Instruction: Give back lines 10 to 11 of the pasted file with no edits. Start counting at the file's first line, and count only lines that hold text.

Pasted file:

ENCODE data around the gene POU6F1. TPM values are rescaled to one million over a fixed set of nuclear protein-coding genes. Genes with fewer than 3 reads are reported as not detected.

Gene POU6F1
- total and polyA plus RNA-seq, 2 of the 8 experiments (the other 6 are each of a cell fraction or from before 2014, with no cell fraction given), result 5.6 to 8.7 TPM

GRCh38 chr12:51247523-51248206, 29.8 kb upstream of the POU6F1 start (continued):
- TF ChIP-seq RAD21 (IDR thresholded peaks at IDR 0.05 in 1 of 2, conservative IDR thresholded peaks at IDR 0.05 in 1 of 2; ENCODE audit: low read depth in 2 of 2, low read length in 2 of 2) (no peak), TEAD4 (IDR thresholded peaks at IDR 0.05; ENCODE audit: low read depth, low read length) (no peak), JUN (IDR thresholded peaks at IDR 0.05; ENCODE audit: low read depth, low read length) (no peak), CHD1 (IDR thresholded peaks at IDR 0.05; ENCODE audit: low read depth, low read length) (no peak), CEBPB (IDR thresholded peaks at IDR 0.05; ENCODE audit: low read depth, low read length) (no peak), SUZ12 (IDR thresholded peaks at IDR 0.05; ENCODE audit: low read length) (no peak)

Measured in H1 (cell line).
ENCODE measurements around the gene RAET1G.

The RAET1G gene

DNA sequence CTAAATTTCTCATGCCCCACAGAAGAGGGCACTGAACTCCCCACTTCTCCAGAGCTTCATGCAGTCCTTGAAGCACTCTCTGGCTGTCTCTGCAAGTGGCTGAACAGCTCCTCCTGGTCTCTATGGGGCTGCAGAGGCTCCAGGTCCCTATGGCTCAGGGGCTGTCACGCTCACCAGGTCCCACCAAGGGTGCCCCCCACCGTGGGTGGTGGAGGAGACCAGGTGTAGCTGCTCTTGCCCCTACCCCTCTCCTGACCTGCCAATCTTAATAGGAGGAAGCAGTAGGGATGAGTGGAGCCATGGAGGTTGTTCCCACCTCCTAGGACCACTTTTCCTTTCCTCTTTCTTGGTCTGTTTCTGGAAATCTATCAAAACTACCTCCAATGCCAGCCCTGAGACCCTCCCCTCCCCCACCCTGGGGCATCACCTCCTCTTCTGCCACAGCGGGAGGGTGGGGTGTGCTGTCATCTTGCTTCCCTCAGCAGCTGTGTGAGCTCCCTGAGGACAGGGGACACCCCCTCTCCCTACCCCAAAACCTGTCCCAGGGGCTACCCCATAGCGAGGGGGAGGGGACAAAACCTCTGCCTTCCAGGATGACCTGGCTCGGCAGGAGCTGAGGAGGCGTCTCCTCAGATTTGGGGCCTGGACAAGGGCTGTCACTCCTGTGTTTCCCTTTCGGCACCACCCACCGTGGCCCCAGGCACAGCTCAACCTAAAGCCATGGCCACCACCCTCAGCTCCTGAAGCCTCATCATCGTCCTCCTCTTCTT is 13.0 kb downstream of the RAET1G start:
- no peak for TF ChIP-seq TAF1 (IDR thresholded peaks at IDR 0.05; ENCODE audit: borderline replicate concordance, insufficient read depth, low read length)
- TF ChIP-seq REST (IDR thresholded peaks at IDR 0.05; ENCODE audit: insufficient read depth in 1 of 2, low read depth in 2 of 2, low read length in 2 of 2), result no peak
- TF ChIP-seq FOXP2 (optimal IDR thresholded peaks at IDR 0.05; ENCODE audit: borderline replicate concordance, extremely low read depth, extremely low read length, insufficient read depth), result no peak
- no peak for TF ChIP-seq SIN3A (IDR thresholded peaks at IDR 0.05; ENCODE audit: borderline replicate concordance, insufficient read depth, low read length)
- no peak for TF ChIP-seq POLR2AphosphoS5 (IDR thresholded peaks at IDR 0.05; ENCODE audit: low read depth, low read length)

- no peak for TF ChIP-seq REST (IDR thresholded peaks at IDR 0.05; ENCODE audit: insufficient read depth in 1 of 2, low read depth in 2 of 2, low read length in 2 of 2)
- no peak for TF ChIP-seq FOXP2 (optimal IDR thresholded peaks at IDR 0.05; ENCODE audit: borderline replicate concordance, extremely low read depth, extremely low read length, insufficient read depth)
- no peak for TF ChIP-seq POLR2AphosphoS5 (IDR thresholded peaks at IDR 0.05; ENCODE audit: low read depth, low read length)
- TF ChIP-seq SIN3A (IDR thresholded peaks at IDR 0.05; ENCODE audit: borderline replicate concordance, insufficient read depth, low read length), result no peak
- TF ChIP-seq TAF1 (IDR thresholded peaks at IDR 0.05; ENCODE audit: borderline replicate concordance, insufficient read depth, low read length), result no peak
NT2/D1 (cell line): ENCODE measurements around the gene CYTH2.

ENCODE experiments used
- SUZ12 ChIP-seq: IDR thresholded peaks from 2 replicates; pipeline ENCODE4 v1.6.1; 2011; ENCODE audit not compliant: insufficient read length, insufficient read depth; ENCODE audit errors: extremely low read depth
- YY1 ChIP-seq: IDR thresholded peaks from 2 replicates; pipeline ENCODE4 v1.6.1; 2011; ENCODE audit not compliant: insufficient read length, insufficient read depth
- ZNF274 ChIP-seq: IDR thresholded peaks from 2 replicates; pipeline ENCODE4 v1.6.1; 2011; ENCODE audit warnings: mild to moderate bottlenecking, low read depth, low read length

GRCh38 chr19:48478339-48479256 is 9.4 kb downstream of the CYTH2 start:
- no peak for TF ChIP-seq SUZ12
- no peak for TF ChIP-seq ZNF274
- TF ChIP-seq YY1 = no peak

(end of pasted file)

- no peak for TF ChIP-seq TAF1 (IDR thresholded peaks at IDR 0.05; ENCODE audit: borderline replicate concordance, insufficient read depth, low read length)
- TF ChIP-seq REST (IDR thresholded peaks at IDR 0.05; ENCODE audit: insufficient read depth in 1 of 2, low read depth in 2 of 2, low read length in 2 of 2), result no peak